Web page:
Tokyo's Edo Past: the Birth of Japanese Cool with Dr. Gavin Campbell - Context Travel

Tokyo's Edo Past: the Birth of Japanese Cool with Dr. Gavin Campbell


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Edo (contemporary Tokyo) was without question one of the coolest cities in the world. But it wasn't designed that way. The shogun's castle towered over the city and its outer moat ate up ten city miles. It was a city founded by samurai and dedicated to order, hierarchy, and sobriety. But the largest metropolis in the eighteenth-century world attracted far more than grim-faced warriors and scurrying bureaucrats. Beneath the castle's shadows developed a raucous city full of adventurers, swindlers, and ne'er-do-wells, of actors, dandies, and ladies of the night -- a whole "floating world" of fashion and novelty. And it was in this tension between a desire for order and irrepressible creativity that Edo cool emerged.

Studded with visuals and rich with stories, this tour takes us through the corridors of power before crowding in close to catch a kabuki play, stopping to haggle for a new kimono, and then stretching our legs in the legendary Yoshiwara "pleasure quarters" where the chic ruined their name and their fortune in competitions of style. Together we explore how a city founded on samurai values created one of the most daring cultures of the age. Tokyo may astonish us as a modern-day wonder, but Edo was where Japanese cool was born.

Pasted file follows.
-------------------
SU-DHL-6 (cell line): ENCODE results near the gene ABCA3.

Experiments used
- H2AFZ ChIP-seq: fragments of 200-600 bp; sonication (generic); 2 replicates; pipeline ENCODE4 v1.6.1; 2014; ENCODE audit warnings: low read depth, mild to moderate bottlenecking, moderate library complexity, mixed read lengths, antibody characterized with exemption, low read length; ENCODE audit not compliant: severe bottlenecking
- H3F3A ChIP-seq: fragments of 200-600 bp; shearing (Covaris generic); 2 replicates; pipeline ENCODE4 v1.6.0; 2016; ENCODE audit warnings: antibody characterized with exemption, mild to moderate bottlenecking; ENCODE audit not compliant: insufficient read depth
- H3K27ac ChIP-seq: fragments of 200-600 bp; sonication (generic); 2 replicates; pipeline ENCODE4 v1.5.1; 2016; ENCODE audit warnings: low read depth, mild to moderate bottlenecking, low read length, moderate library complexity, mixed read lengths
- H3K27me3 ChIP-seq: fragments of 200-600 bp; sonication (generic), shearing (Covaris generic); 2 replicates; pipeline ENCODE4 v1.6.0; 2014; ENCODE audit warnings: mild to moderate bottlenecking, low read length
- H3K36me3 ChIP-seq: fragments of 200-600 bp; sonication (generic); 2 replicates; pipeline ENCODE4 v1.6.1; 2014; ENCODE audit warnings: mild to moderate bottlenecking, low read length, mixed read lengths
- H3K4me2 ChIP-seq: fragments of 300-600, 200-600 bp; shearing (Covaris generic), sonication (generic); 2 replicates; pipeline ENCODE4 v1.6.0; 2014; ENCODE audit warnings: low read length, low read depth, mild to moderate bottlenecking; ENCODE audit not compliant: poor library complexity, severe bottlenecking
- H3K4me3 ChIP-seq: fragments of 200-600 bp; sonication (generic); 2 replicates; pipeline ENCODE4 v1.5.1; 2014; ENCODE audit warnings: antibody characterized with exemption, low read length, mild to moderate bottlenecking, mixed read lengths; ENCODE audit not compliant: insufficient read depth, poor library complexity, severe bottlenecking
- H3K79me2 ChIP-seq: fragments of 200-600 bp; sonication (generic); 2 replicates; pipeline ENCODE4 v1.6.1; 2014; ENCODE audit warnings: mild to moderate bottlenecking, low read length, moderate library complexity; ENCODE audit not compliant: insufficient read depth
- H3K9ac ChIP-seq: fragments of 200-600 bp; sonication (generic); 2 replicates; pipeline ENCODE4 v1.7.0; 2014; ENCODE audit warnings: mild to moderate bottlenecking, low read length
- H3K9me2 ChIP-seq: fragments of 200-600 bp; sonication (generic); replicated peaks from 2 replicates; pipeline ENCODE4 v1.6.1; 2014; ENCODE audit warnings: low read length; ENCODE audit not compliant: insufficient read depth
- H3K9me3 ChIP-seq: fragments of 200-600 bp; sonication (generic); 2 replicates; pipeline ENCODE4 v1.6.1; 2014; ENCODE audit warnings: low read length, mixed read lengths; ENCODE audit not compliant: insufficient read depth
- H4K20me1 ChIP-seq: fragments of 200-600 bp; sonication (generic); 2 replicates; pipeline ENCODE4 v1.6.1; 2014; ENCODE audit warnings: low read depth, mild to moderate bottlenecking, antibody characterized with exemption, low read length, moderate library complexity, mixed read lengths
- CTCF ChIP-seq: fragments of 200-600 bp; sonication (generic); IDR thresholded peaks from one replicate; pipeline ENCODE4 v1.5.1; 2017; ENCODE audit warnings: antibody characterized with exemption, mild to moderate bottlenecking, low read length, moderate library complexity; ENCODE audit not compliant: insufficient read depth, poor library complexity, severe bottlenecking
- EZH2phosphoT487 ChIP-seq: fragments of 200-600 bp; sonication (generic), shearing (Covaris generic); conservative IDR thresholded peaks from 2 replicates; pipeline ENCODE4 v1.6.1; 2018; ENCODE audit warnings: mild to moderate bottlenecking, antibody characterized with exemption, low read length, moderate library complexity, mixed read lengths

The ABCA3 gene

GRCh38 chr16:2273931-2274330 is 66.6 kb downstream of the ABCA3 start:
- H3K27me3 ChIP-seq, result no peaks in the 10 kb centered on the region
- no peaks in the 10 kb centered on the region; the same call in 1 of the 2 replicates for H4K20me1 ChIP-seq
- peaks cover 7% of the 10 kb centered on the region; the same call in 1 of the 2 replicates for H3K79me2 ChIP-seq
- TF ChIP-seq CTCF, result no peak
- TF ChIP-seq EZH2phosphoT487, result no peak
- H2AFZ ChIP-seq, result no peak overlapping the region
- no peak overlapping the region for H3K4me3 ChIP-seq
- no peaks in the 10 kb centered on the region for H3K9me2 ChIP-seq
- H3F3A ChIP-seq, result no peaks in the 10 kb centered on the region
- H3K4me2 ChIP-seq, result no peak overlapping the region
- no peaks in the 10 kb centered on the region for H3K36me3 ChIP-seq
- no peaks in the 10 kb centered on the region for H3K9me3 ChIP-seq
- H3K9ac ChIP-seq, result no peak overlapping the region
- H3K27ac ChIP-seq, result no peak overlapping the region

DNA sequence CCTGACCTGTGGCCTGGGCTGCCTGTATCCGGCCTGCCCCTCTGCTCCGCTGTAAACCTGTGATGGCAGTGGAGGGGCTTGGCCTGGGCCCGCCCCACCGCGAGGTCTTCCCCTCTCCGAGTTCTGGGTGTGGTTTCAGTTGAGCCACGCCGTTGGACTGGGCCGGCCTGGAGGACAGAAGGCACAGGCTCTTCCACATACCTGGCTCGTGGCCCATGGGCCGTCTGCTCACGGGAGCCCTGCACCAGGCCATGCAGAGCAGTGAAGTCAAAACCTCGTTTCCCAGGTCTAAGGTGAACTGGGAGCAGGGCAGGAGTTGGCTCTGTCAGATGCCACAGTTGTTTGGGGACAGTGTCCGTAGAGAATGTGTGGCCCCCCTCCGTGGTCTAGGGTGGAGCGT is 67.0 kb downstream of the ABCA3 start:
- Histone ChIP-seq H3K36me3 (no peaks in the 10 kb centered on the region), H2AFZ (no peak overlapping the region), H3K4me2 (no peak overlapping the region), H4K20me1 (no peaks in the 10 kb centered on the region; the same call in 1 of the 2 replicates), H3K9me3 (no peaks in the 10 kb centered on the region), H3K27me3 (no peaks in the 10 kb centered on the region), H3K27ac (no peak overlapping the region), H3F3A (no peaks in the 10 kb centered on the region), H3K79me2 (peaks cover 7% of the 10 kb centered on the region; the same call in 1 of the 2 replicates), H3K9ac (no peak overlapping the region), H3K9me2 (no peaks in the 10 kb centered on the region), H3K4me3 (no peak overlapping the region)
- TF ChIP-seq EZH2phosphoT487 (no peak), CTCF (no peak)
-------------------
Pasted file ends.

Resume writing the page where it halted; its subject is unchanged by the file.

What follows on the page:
Designed to inform curiosity as well as future travels, this interactive seminar is led by Gavin James Campbell, a Ph.D. professor of history at Doshisha University. Gavin has lived in Japan for 19 years and has led Context tours in Kyoto for the last seven years.

Gavin received a Ph.D. in history from the University of North Carolina, Chapel Hill, and came to Kyoto in 2001. He is a Ph.D. professor of history at Doshisha University. His teaching and research revolve around Japan's cultural encounters with the West, particularly during the Edo, Meiji, Taisho, and early Showa periods (1600-1940), and he has published on the history of foreign tourism and of Protestant missionaries in Japan. To further explore Japan's global cultural encounters, he is currently writing a book on the history of Japanese menswear from the 1600s through the early 20th century. He is also an expert on Kyoto geisha culture and a frequent participant in geisha entertainment.

This conversation is suitable for all ages

90 minutes, including a 30 minute Q&A.

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